This guide tries to answer frequently asked questions about the present and future of the EOS arbitration process. The answers are mostly based on information presented during a talk by Moti Tabulo, the interim head of the EOS Core Arbitration Forum (ECAF), at a London event on 4 July 2018 organized by "EOS London" (one of the world's largest EOSIO meetup.com groups).
Q: Is there a special reason the acronym "ECAF" was chosen?
A: This acronym was partly chosen because when you write it in reverse, it reads "FACE" (they thought that this was appropriate since ECAF was supposed to be "the nice human face of EOS").
Q: Why does EOS need arbitration?
A: Because problems may arise that need to get resolved, e.g. an issue between a Decentralized Application (DApp) and its users; or an issue between two DApps.
The basic problem is that you can't draft a contract that covers every eventuality. Since humans can't predict the future, every contract is in some ways incomplete. This is even more true when you are dealing with a new technology such as blockchain. This means that when people use a DApp, situations can arise that may be open to interpretation. And when you have different opinions, you can have disputes. So, sooner or later, disputes will occur. The question is how do we resolve these disputes?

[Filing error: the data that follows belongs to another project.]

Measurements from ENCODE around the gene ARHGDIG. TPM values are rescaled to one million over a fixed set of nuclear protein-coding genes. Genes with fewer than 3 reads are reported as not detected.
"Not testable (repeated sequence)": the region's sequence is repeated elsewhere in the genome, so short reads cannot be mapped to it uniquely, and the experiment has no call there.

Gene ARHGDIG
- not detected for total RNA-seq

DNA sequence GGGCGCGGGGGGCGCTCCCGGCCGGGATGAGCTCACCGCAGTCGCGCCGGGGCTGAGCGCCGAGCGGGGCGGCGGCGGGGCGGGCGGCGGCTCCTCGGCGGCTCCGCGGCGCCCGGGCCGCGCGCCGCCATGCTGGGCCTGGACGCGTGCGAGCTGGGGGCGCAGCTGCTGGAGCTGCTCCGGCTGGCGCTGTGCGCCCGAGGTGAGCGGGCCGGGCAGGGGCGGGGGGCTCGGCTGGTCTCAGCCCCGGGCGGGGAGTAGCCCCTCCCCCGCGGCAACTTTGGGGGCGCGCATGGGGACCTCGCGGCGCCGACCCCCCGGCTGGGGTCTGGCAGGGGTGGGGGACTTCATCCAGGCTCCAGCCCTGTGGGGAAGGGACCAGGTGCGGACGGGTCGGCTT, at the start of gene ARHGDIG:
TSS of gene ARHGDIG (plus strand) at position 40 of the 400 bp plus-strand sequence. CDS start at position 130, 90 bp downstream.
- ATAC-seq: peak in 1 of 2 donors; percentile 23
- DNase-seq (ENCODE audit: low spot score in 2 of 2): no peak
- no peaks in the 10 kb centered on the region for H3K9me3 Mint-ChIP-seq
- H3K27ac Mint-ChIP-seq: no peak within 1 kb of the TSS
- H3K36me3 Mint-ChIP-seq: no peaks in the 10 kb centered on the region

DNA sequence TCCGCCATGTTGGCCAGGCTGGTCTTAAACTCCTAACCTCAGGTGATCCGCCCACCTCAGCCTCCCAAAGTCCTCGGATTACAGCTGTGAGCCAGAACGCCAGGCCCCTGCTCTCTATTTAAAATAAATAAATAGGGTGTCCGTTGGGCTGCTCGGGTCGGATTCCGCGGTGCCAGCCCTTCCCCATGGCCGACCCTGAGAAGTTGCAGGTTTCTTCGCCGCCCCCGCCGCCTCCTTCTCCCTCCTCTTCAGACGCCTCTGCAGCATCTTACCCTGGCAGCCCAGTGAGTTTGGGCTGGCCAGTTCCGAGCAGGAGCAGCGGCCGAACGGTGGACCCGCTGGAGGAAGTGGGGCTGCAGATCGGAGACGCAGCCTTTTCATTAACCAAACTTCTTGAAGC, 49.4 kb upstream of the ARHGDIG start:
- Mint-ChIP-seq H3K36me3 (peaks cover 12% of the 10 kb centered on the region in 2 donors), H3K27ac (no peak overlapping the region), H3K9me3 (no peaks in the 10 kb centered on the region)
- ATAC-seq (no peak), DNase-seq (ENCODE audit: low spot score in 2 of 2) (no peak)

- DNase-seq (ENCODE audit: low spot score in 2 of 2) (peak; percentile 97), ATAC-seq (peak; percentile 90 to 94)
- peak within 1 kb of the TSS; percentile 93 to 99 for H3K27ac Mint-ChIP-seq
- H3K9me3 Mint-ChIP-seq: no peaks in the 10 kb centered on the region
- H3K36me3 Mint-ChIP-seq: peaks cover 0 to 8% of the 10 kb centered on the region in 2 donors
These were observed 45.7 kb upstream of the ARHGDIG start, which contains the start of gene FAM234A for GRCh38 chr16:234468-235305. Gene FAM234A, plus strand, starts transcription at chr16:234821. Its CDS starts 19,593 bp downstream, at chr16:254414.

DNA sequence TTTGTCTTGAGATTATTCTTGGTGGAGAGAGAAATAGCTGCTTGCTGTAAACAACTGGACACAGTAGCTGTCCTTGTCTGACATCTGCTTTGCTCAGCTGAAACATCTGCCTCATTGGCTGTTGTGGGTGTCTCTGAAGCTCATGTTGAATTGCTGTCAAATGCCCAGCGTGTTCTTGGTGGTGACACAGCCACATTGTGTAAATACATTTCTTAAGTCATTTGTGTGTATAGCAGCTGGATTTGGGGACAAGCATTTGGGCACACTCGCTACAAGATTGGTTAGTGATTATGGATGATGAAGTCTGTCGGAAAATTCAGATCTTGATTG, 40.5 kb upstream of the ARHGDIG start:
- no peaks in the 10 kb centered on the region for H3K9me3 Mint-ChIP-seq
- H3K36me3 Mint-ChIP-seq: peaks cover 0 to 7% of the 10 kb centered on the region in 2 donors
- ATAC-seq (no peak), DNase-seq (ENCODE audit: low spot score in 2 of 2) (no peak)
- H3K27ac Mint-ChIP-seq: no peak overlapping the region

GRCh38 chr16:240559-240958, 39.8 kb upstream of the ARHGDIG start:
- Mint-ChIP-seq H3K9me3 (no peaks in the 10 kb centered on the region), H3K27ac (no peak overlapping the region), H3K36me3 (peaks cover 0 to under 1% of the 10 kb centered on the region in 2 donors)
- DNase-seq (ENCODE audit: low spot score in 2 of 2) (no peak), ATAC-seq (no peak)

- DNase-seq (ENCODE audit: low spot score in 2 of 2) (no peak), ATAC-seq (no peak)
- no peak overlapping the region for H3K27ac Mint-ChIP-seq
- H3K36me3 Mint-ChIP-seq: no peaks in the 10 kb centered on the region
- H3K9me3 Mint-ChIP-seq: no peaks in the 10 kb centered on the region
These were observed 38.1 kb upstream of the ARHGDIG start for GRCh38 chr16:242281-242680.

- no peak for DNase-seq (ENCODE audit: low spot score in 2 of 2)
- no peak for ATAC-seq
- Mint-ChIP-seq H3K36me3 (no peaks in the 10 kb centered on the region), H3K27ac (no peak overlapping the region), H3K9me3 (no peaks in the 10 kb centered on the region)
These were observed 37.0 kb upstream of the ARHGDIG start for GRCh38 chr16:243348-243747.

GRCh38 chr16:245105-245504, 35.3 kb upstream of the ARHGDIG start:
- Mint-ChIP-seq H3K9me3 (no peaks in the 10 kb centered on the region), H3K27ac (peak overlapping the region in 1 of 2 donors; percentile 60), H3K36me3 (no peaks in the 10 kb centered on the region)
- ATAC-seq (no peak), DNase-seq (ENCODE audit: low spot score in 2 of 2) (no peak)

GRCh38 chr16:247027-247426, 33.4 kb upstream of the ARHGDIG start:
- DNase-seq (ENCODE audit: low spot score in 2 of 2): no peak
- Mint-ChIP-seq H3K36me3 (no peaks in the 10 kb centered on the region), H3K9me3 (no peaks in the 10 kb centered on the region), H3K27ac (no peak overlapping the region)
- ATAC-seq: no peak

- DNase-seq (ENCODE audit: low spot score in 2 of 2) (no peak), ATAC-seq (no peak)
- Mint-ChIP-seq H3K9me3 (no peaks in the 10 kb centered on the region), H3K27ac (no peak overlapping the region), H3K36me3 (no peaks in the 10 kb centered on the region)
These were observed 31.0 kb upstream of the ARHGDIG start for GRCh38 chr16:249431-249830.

In the real (off-blockchain) world, one way to resolve disputes is to go to our local courts. However, it is hard to do this when you are dealing with blockchain because (1) blockchain is operating in a global context; (2) many/most lawyers/judges don't know anything about blockchain, consensus, DApps, etc.
Another way is arbitration. The advantage of arbitration is a single context across multiple jurisdictions. Arbitration reduces friction to doing business as it gives certainty (e.g. if you the developer of an DApp that has users in 50 countries, you don't have to worry about dealing wi...